Thomas Jefferson Papers

Thomas Jefferson to Francis Brooke, 7 November 1817

To Francis Brooke

Monticello Nov. 7. 17.


It has been mentioned to the Visitors of the Central College established by act of assembly near Charlottesville that the society of Cincinnati in this state had in contemplation to apply their funds to the foundation of a school for the military arts of Gunnery and fortification, and that some of the members had intimated a disposition to incorporate it with the Central College. a Professorship which should embrace these necessary branches within the course of it’s instruction is within the scheme of our establishment, if our funds should be made competent to it. they are not so as yet. we calculate that 25,000 Dollars are requisite for every professorship, that is to say to erect the buildings necessary for the accomodation of the Professor and his students, & to deposit in some of the public funds a capital sum the interest of which would furnish a perpetual salary of 1000 D. the funds of your society are suggested to be about 20,000.D. ours would enable us to furnish the supplement to that sum, & we could provide the buildings and a Professor within the course of the ensuing year. I am authorised therefore by my Colleagues of the visitation to say that should your society consider such an institution as satisfactorily trusted to their direction, it should be faithfully exercised, and they would propose, as a just & proper commemoration of the source of the foundation, to distinguish it by the appellation of the Cincinnati professorship. the legislature having so far taken the Central college under it’s patronage as to place the nomination of it’s visitors in the hands of the Governor of the state, it is presumed that the society will see in that circumstance a sufficient ground of confidence for the future as well as the present. I pray you to accept the assurance1 of my high respect & esteem.

Th: Jefferson

PoC (DLC); at foot of left margin: “Judge Brooke”; with unrelated notations on verso in Joseph Milligan’s hand; endorsed by TJ.

Francis Taliaferro Brooke (1763–1851), attorney and public official, was a native of Spotsylvania County. After attending several local schools, Brooke served in the Continental army as an artillery lieutenant, 1781–83. He studied law under his brother Robert Brooke, passed the bar in 1788, and was a district attorney in the counties of Monongalia and Harrison (later West Virginia). Brooke represented Essex County in the House of Delegates, 1794–95, and the counties of Culpeper, Madison, Orange, and Spotsylvania in the state senate, 1800–04, including service as Speaker, 1802–04. He was appointed a major in the militia in 1796, lieutenant colonel in 1800, and brigadier general in 1802. Brooke was a judge of the General Court, 1804–11. In the latter year he was elected to the state’s highest tribunal, the Court of Appeals, serving as its president from 1824 to 1830. Under the new state constitution of 1830, Brooke returned to the renamed Supreme Court of Appeals in 1831 and remained on the bench until his death. He maintained a decades-long personal and political connection with Henry Clay. A member of the Society of the Cincinnati, Brooke served as the state chapter’s vice president from 1816 until it disbanded in 1824. In a memoir he published late in life, he recalled TJ as “a man of easy, and ingratiating manners,” who “never would discuss any proposition if you differed with him, for he said he thought discussion rather rivetted opinions than changed them” (DAB description begins Allen Johnson and Dumas Malone, eds., Dictionary of American Biography, 1928–36, 20 vols. description ends ; DVB description begins John T. Kneebone, Sara B. Bearss, and others, eds., Dictionary of Virginia Biography, 1998– , 3 vols. description ends ; Brooke, A Narrative of My Life; for My Family [1849], esp. 87–8; PTJ description begins Julian P. Boyd, Charles T. Cullen, John Catanzariti, Barbara B. Oberg, and others, eds., The Papers of Thomas Jefferson, 1950– , 41 vols. description ends , 39:195; Heitman, Continental Army description begins Francis B. Heitman, comp., Historical Register of Officers of the Continental Army during the War of the Revolution, April, 1775, to December, 1783, rev. ed., 1914 description ends , 122; Leonard, General Assembly description begins Cynthia Miller Leonard, comp., The General Assembly of Virginia, July 30, 1619–January 11, 1978: A Bicentennial Register of Members, 1978 description ends ; Clay, Papers description begins James F. Hopkins and others, eds., The Papers of Henry Clay, 1959–92, 11 vols. description ends ; Proceedings of the Virginia State Society of the Cincinnati from the 6th of October, 1783, to the Disbanding of the Society on October 13th, 1824 [1896], 85, 111; Richmond Enquirer, 11 Mar. 1851).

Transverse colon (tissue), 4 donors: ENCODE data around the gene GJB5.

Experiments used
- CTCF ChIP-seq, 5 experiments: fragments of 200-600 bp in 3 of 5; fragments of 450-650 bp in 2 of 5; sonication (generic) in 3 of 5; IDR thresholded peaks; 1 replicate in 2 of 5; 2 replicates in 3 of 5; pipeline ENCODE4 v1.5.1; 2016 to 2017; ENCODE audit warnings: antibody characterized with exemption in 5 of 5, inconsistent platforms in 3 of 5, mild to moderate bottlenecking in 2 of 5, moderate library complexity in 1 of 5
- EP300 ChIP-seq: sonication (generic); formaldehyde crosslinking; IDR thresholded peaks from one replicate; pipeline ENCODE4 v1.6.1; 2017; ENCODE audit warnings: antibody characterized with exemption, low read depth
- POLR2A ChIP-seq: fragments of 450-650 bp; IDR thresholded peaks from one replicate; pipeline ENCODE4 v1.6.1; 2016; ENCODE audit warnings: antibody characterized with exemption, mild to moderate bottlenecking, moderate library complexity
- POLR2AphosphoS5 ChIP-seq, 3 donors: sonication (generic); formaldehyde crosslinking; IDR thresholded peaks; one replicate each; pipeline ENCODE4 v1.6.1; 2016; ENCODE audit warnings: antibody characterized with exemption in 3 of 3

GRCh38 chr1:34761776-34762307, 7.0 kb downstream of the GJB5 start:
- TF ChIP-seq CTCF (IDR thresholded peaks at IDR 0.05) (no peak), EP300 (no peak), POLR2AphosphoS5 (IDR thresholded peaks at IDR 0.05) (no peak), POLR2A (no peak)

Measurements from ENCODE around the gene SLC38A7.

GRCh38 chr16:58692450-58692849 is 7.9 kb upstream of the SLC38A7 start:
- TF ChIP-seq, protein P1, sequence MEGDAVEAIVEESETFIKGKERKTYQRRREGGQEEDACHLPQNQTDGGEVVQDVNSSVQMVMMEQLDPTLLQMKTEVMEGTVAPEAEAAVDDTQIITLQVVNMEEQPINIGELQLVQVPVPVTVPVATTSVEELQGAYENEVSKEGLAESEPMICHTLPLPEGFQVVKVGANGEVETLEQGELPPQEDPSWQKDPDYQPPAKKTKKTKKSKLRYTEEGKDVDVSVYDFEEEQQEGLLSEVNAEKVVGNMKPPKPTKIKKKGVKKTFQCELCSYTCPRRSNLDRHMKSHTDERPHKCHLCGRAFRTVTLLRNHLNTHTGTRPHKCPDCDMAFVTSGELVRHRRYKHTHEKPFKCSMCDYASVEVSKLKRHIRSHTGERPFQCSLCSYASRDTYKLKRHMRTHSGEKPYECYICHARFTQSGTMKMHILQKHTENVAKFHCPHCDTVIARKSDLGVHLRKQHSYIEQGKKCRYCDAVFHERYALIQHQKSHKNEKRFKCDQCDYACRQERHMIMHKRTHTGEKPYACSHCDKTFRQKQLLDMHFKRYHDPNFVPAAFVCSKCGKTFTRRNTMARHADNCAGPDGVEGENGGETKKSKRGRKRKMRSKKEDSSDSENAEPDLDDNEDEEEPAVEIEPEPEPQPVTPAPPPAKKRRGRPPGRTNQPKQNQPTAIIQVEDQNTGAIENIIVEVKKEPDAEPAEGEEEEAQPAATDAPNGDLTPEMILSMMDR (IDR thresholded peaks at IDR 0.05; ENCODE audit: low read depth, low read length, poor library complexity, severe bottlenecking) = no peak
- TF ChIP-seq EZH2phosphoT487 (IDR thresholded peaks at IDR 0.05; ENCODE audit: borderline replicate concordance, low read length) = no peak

1Beginning with last five letters of this word, remainder of text written perpendicularly in left margin.

Index Entries

  • Brooke, Francis Taliaferro; and Society of the Cincinnati search
  • Brooke, Francis Taliaferro; identified search
  • Brooke, Francis Taliaferro; letter to search
  • Central College; and Society of the Cincinnati search
  • Central College; professors for search
  • Central College Board of Visitors; and proposed professorships search
  • education; military instruction search
  • military; and collegiate curriculum search
  • Society of the Cincinnati; and Central College search